My point is that I don’t need spend like crazy on high end gear to make photographs that please me and whatever audience I can gather.


After one or two newer model generations have gone to market, leftover inventories may be steeply discounted. I look at specifications. A pro-grade camera may share technology with a lower priced model. Hey, if I can control aperture, ISO, and exposure time, then I’m happy.


I think of this approach as buying trailing edge technology. Maybe it’s just my Yankee stinginess. Whatever it is, I save by buying things that give me raw files, high resolution, low noise, and that satisfy my fussy eye without breaking the bank.


What is enough? I must be happy with the work that I create. If doing photography doesn’t give me joy and satisfaction, it won’t matter what I spend.

“On Paper”

I am confused by the choice between physical and digital media for photography and all the visual arts these days. Perhaps this is because I grew up in a time of print and physical media as the prime way to present and distribute publications and visual art; and this shaped my aesthetic with a bias for paper and other surfaces for image and text.

An appreciation of art and text on electronic devices other than a minority of avant-garde and experimental works is not native to me. I respect digital products; and I’ve worked to understand projected light the same as I have understood reflected light my whole life.

Assorted Inkjet Papers
Assorted Inkjet Papers

Making photos had meant to print on paper in my mind, photo paper for the darkroom, then inkjet paper for my computer. “On paper” in the sense that putting things on paper makes them real is out of date, but works as a metaphor for me still. Perhaps it could be a short way to say a thing is somehow published in a permanent form, physical or abstract.

The PDF and web are primary formats of art presentation. The old substrates are paper and canvass; the new are cell phones, tablets, and monitors.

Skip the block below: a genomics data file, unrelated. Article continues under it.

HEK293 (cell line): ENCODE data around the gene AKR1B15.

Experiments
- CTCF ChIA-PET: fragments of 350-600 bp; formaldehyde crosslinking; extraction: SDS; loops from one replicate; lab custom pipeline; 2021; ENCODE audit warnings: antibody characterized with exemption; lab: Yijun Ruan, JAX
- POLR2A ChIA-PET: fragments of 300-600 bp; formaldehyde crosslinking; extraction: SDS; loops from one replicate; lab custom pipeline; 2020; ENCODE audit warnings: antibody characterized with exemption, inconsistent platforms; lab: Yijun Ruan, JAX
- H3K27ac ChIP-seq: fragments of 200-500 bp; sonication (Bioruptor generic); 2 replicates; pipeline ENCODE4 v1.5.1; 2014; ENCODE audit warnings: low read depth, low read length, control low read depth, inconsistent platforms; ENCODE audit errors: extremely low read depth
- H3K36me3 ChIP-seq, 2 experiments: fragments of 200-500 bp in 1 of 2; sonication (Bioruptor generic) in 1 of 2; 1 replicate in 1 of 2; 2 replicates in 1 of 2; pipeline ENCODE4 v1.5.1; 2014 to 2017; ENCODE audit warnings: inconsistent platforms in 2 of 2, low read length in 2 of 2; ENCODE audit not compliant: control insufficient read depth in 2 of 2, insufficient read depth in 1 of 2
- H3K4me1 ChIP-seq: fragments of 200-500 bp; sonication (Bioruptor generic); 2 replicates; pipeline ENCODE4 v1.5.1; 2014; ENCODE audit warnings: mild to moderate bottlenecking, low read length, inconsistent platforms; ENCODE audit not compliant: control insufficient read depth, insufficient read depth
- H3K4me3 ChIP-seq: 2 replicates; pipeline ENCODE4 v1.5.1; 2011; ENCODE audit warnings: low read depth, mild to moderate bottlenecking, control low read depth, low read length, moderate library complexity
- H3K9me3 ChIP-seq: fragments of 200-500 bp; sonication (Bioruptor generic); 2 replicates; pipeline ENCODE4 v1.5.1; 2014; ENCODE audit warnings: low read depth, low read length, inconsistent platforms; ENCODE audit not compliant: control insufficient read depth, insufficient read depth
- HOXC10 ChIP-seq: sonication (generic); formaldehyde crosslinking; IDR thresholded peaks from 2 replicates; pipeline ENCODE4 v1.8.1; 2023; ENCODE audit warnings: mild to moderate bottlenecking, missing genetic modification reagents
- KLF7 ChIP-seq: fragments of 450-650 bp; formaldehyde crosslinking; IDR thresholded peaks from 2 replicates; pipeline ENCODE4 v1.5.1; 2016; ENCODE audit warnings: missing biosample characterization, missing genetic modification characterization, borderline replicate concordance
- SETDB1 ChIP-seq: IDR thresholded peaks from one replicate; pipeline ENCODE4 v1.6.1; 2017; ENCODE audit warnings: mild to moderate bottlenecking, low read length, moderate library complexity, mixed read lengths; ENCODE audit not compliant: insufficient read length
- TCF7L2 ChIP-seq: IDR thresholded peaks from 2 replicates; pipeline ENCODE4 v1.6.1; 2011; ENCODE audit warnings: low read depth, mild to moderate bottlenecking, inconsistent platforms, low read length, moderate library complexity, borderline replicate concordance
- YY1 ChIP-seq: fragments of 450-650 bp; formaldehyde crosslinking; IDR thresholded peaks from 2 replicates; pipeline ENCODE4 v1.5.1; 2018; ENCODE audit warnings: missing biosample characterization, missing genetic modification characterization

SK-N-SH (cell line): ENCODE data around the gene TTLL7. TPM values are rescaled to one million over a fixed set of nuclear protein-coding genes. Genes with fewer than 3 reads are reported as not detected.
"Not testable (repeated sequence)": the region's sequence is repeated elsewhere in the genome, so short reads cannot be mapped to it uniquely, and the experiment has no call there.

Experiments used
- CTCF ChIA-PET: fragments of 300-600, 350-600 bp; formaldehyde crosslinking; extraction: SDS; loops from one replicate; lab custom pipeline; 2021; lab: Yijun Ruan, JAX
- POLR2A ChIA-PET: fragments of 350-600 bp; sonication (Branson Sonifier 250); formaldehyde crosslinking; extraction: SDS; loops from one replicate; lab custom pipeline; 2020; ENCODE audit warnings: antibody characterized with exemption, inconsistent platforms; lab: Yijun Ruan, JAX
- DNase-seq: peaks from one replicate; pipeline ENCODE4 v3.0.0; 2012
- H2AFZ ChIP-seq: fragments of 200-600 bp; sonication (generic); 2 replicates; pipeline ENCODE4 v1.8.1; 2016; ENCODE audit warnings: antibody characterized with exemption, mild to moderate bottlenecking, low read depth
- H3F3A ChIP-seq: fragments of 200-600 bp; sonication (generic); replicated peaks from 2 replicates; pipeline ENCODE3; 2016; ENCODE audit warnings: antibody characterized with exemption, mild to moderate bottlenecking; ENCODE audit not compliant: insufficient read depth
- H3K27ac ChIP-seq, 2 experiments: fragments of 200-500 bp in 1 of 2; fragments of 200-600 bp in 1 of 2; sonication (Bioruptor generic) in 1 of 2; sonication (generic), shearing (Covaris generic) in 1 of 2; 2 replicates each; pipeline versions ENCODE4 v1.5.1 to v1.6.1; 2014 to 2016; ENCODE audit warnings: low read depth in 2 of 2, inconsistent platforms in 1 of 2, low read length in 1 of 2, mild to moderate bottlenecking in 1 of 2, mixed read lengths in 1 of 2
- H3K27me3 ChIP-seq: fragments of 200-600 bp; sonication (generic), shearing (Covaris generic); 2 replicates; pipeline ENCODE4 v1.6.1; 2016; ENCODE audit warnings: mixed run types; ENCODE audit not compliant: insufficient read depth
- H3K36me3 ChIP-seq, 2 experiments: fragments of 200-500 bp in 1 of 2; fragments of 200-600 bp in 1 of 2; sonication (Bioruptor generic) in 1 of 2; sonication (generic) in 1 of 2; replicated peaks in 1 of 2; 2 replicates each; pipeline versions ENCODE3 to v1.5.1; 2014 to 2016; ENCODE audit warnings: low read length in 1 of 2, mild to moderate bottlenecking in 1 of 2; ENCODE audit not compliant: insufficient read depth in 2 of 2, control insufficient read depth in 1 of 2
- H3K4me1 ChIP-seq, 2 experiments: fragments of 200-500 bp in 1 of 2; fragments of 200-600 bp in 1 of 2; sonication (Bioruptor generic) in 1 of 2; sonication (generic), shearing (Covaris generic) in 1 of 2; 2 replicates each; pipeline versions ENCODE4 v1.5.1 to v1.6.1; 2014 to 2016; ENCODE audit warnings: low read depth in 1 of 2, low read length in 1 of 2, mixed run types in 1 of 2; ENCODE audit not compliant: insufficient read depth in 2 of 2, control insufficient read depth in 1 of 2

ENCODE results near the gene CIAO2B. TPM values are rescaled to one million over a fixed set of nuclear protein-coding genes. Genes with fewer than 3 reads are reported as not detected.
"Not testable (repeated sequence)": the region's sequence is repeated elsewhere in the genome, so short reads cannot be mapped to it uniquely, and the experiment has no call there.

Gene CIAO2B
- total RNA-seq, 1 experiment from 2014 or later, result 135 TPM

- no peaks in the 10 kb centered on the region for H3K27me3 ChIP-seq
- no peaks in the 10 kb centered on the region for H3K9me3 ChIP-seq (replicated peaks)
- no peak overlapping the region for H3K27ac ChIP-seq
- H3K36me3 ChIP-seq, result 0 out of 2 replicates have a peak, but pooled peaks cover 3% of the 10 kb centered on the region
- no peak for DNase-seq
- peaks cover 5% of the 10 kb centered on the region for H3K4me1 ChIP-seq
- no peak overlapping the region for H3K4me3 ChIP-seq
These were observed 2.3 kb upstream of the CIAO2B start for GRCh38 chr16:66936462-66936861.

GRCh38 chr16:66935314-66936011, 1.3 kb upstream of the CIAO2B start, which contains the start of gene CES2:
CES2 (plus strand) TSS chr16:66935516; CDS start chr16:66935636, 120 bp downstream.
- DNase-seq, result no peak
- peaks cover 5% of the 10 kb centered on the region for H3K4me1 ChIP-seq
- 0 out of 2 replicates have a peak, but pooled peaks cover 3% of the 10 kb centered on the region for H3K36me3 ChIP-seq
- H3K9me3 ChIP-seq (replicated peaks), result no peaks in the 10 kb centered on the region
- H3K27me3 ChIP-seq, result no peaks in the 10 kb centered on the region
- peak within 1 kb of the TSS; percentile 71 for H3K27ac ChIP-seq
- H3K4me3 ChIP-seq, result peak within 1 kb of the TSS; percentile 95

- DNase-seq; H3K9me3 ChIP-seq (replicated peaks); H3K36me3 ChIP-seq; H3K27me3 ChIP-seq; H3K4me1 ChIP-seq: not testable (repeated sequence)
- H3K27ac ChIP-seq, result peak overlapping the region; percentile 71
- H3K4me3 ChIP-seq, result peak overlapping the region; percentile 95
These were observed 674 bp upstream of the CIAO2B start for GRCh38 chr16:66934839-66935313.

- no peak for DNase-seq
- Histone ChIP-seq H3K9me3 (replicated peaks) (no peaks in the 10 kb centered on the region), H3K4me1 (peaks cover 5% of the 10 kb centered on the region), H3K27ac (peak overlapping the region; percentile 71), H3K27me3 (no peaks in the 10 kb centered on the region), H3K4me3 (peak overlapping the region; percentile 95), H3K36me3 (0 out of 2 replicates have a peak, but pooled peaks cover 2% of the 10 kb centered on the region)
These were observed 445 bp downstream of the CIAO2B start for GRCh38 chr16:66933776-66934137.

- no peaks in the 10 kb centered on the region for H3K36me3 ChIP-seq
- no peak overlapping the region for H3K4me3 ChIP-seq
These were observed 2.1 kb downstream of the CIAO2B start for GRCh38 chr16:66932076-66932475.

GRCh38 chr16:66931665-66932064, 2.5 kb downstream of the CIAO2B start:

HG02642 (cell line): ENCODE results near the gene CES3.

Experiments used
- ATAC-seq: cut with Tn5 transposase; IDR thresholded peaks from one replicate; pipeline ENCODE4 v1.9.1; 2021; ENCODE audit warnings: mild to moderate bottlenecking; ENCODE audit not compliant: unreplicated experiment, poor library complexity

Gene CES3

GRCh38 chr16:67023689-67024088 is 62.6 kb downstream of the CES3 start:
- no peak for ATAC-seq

On the other hand, I really like the play of light and paper and image. Paper can be so many different surfaces on which my image may lie: smooth or rough, cool and bright or warm and soft, matte or gloss–the list goes on. How do you like to look at photograph? It’s something to reflect on….

Numbers, part three (Conclusion)

Sensitivity is defined by the International Organization for Standards (ISO) in its abstract thus:

“ISO 12232:2006 specifies the method for assigning and reporting ISO speed ratings, ISO speed latitude ratings, standard output sensitivity values, and recommended exposure index values, for digital still cameras. ISO 12232:2006 is applicable to both monochrome and colour digital still cameras.”

ISO 200 (low noise)
ISO 200 (low noise)

Long ago we used to call this the ASA, which was the similar method for determining film sensitivity from the American Standards Association.

The lower the ISO number is set the longer it takes to record an image; and the less noise appears in the image files; higher ISO’s make faster recordings of images with more noise. Camera image processors have improved noise reduction so I may select higher ISO settings with little noise in my image with recent digital camera models.